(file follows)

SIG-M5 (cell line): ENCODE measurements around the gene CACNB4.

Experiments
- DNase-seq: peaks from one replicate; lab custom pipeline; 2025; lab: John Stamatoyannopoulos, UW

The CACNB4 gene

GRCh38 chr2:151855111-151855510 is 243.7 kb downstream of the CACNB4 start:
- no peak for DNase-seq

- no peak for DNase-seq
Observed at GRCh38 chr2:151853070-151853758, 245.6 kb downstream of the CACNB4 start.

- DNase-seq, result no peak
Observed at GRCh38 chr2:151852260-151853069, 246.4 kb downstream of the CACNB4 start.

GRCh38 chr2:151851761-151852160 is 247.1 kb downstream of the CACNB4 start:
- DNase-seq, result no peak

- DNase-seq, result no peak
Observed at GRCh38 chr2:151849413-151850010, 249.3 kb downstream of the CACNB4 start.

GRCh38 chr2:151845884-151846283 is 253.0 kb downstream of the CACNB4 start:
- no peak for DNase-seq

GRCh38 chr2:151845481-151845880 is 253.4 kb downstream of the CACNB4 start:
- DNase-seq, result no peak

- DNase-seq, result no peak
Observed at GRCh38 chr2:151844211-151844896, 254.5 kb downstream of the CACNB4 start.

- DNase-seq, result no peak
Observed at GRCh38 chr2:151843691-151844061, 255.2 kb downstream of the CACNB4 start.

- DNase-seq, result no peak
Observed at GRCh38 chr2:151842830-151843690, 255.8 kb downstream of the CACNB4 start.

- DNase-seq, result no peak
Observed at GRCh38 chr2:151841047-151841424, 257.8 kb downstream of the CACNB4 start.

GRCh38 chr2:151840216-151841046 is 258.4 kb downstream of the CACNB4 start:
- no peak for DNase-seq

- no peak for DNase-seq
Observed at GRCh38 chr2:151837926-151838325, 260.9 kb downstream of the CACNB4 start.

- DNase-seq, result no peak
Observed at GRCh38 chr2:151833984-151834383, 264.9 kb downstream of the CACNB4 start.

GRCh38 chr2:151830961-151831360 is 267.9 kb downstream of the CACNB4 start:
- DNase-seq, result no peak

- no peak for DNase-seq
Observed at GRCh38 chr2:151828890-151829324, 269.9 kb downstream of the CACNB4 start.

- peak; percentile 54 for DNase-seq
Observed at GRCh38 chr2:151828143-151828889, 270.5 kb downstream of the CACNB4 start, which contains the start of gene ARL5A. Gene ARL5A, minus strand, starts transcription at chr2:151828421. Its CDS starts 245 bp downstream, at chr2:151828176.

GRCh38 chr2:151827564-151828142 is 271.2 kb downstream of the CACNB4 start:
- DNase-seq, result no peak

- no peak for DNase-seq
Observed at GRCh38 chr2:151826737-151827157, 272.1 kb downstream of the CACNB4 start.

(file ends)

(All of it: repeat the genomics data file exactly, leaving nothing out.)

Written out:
SIG-M5 (cell line): ENCODE measurements around the gene CACNB4.

Experiments
- DNase-seq: peaks from one replicate; lab custom pipeline; 2025; lab: John Stamatoyannopoulos, UW

The CACNB4 gene

GRCh38 chr2:151855111-151855510 is 243.7 kb downstream of the CACNB4 start:
- no peak for DNase-seq

- no peak for DNase-seq
Observed at GRCh38 chr2:151853070-151853758, 245.6 kb downstream of the CACNB4 start.

- DNase-seq, result no peak
Observed at GRCh38 chr2:151852260-151853069, 246.4 kb downstream of the CACNB4 start.

GRCh38 chr2:151851761-151852160 is 247.1 kb downstream of the CACNB4 start:
- DNase-seq, result no peak

- DNase-seq, result no peak
Observed at GRCh38 chr2:151849413-151850010, 249.3 kb downstream of the CACNB4 start.

GRCh38 chr2:151845884-151846283 is 253.0 kb downstream of the CACNB4 start:
- no peak for DNase-seq

GRCh38 chr2:151845481-151845880 is 253.4 kb downstream of the CACNB4 start:
- DNase-seq, result no peak

- DNase-seq, result no peak
Observed at GRCh38 chr2:151844211-151844896, 254.5 kb downstream of the CACNB4 start.

- DNase-seq, result no peak
Observed at GRCh38 chr2:151843691-151844061, 255.2 kb downstream of the CACNB4 start.

- DNase-seq, result no peak
Observed at GRCh38 chr2:151842830-151843690, 255.8 kb downstream of the CACNB4 start.

- DNase-seq, result no peak
Observed at GRCh38 chr2:151841047-151841424, 257.8 kb downstream of the CACNB4 start.

GRCh38 chr2:151840216-151841046 is 258.4 kb downstream of the CACNB4 start:
- no peak for DNase-seq

- no peak for DNase-seq
Observed at GRCh38 chr2:151837926-151838325, 260.9 kb downstream of the CACNB4 start.

- DNase-seq, result no peak
Observed at GRCh38 chr2:151833984-151834383, 264.9 kb downstream of the CACNB4 start.

GRCh38 chr2:151830961-151831360 is 267.9 kb downstream of the CACNB4 start:
- DNase-seq, result no peak

- no peak for DNase-seq
Observed at GRCh38 chr2:151828890-151829324, 269.9 kb downstream of the CACNB4 start.

- peak; percentile 54 for DNase-seq
Observed at GRCh38 chr2:151828143-151828889, 270.5 kb downstream of the CACNB4 start, which contains the start of gene ARL5A. Gene ARL5A, minus strand, starts transcription at chr2:151828421. Its CDS starts 245 bp downstream, at chr2:151828176.

GRCh38 chr2:151827564-151828142 is 271.2 kb downstream of the CACNB4 start:
- DNase-seq, result no peak

- no peak for DNase-seq
Observed at GRCh38 chr2:151826737-151827157, 272.1 kb downstream of the CACNB4 start.